Anyone can participate. A new poem will appear each Friday morning. Simply put your commentary in the Contact box by the following Tuesday midnight (Eastern US Time Zone). Please use the subject
header “re:Virals” so we know what we’re looking at. We look forward to seeing some of your favorite poems — and finding out why!
re:Virals 183:

 
     ladybugs 
     the stained glass window
     comes alive
                                             
          — Barabara Tate, Failed Haiku 4:39 (2019) 

This Post Has 17 Comments

  1. Dear Radhamani, your commentary is very nicely and succinctly done.
    .
    “The first line “spring evening” highlights both the season preferred by all of us and the time.
    A close reading of the second line, “I play with the last kitten”, leads us to much speculation. ” – Radhamani
    .
    And there we have it: “spring evening” . . . spring is the season of birth, of beginnings, but the time of day is evening, the day’s ending, symbolic of dying. We are aware of the layers inherent in our perceptions of life, the everyday ambiguities, so by the time we come to “the last kitten to be given away” we’ve already been prepared by the author for the ambiguity that lifts this haiku beyond the realm of mere sentiment and draws us in.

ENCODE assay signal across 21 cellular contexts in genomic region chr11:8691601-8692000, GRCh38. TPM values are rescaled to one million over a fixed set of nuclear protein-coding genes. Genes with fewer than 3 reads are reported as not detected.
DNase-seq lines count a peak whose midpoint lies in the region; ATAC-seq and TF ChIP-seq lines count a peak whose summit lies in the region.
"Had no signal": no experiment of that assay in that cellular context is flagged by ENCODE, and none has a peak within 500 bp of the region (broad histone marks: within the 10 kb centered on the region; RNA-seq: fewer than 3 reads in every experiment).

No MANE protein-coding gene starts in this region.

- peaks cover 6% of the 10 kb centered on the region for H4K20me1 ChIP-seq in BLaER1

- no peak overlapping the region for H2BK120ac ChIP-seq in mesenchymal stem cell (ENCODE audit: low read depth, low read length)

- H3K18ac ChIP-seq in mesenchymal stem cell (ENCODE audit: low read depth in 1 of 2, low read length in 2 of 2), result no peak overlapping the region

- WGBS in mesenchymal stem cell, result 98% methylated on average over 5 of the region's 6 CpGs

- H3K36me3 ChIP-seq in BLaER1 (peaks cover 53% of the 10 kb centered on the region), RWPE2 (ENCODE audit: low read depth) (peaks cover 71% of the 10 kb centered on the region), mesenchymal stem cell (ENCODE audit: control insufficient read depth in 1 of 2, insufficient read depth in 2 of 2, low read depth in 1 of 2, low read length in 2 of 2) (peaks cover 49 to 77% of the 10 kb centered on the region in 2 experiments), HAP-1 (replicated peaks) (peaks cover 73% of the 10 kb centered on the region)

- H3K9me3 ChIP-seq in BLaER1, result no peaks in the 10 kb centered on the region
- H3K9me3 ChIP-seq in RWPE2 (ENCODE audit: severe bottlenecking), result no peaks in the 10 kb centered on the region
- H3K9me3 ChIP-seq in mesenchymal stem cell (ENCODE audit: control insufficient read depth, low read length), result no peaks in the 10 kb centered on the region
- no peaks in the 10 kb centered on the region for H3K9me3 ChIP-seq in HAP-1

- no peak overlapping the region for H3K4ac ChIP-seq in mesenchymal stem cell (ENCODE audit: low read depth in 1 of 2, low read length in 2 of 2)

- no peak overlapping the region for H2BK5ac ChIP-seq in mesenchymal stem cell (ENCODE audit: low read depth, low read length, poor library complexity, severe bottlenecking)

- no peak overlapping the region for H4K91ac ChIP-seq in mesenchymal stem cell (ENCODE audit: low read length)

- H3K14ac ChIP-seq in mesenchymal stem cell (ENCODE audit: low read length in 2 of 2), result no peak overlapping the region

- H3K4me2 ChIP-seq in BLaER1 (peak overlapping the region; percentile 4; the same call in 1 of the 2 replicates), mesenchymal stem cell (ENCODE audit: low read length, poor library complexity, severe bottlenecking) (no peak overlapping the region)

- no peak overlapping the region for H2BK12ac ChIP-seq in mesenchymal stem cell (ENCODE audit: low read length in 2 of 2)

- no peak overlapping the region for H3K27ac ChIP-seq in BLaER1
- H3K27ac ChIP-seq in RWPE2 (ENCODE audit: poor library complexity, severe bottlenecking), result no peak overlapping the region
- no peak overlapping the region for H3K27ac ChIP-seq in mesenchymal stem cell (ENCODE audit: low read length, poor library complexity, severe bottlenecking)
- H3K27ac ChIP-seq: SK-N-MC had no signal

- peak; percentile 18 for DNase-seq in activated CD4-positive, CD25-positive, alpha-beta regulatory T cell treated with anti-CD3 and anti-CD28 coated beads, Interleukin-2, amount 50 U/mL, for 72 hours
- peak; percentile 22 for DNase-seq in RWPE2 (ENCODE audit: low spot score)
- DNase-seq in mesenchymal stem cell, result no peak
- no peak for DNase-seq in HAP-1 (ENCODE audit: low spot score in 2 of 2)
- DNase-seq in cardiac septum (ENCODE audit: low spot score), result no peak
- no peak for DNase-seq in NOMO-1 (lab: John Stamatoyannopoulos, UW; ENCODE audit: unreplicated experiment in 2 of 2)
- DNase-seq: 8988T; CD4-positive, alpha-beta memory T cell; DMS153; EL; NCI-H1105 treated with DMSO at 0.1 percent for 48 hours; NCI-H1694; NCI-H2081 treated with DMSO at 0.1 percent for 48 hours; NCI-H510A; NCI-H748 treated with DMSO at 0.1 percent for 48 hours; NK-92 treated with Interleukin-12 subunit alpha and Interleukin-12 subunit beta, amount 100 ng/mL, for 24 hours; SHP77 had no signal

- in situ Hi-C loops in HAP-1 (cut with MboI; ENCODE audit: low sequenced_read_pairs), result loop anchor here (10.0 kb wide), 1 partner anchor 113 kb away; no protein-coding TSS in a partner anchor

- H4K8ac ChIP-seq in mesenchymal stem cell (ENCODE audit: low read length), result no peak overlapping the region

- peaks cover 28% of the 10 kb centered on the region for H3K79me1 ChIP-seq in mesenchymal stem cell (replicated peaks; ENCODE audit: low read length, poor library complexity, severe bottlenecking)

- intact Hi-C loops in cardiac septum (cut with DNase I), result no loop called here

.
    What is the backstory? We can’t know for certain. There are people who don’t have their female cats spayed. There are people who dump their female cats when they move house or go overseas on a holiday. Kittens get dumped, too. More than 40 years ago now, I heard, then found, five mewing kittens huddled a cardboard box in the lane behind where I then lived. I found homes for 4 of them and kept the last, a timid little female tabby (who subsequently lived to be over 18 years of age)
    .